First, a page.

In today's Journal Gazette, Justin writes about a fan complaining about Bob Chase's use of the term ``A little Jap from behind that time.''
Here's my thought: If Bob had instead used the phrase ``He Al-Qaeda'd him'' no one would have said a word and everyone would have accepted it and understood exactly what he meant.
You need to understand that to Bob's generation, they are the exact same things. The statute of limitations has not run out for his generation who had to fight the Japanese as the result of Pearl Harbor. Some of the things they saw will never be forgiven.
That story includes the paragraphs: ``For decades, though, the date of the attack was burned into the American memory, just as 9/11 is today. The attack killed thousands, crippled America's Pacific fleet, and took people like Cook, who had joined the Navy at 17 to see the world, and showed them a world of fury and destruction that they could never have imagined.
``Marking the anniversary of the attack is still something that is done every year, and the media, fond of nice round numbers like 70, will probably pay a little more attention than it did, say, last year.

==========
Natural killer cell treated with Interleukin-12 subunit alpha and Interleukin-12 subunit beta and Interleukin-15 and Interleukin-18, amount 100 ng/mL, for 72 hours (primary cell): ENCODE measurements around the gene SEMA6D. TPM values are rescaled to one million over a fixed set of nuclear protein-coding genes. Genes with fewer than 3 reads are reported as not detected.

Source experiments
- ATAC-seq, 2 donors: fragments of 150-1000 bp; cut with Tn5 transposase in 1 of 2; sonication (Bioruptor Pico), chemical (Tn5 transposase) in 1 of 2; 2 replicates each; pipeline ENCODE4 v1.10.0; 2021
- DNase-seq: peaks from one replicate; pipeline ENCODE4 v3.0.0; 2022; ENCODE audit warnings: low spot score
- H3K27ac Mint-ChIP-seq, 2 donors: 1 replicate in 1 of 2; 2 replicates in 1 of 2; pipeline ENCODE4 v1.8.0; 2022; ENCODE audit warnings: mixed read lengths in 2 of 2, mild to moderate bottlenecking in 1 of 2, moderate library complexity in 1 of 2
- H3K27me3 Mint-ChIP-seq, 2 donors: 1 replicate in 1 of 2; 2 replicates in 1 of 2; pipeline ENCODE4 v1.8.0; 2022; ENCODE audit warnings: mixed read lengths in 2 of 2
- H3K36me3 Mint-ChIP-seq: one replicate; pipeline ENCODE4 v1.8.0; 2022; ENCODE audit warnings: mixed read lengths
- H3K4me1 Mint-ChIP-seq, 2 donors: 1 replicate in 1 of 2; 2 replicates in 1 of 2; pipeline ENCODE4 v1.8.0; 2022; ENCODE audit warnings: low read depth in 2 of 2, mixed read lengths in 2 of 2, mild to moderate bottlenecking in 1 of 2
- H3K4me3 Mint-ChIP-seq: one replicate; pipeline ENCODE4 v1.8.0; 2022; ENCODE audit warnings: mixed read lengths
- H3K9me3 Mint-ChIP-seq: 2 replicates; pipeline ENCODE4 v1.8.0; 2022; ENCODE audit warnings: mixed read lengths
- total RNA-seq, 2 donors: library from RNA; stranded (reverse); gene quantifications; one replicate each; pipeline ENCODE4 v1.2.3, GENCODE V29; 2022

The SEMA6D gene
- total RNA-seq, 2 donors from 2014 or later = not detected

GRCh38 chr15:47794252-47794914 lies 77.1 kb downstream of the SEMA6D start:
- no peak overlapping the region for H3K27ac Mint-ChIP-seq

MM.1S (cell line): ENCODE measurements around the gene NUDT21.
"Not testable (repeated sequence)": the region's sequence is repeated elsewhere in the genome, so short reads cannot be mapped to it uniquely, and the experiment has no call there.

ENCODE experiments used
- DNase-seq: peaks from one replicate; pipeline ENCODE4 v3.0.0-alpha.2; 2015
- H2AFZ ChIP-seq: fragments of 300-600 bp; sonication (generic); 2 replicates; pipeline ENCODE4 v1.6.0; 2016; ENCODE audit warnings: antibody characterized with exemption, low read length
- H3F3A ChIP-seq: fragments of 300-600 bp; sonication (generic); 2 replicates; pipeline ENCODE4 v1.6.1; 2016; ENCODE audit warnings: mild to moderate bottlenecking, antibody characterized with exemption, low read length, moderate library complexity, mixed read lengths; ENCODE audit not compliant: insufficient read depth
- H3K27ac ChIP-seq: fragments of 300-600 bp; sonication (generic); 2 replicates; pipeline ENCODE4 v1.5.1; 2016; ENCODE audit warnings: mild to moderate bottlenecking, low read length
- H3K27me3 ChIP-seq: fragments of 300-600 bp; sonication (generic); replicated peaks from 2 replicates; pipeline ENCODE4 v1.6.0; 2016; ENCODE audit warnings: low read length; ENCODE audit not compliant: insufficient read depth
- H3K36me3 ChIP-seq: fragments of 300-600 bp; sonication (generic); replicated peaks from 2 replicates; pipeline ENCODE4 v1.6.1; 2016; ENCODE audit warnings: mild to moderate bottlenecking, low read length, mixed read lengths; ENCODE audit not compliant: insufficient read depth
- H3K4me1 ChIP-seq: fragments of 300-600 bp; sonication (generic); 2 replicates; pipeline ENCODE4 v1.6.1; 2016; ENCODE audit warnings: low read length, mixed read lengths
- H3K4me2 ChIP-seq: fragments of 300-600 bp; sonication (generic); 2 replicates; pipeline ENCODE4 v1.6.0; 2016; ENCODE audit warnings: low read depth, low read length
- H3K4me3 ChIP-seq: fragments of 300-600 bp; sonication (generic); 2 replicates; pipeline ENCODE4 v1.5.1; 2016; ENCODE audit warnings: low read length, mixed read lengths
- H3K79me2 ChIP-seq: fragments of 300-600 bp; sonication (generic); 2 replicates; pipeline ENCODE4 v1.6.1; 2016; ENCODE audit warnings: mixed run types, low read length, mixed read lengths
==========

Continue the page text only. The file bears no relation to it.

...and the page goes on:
``The anniversary is worth remembering, but as time passes, and as Dec. 7, 1941, becomes more and more distant, fewer and fewer people even remember it.''
Just because it happened 70 years ago doesn't mean it's any less relevant today. The day it is forgotten would be the real tragedy. The people from that generation are totally entitled to their own memories and experiences from their lives, and that's a big one, the same as any Jewish person could naturally have doubts and be wary of those of German descent.
Now, if you want to debate Bob's use of dated terminology or the political correctness of refering to horrific acts to plays during a hockey game, that would be a different issue. Everyone brings their own experiences to their jobs, especially broadcasters. They are allowed and often encouraged to do that.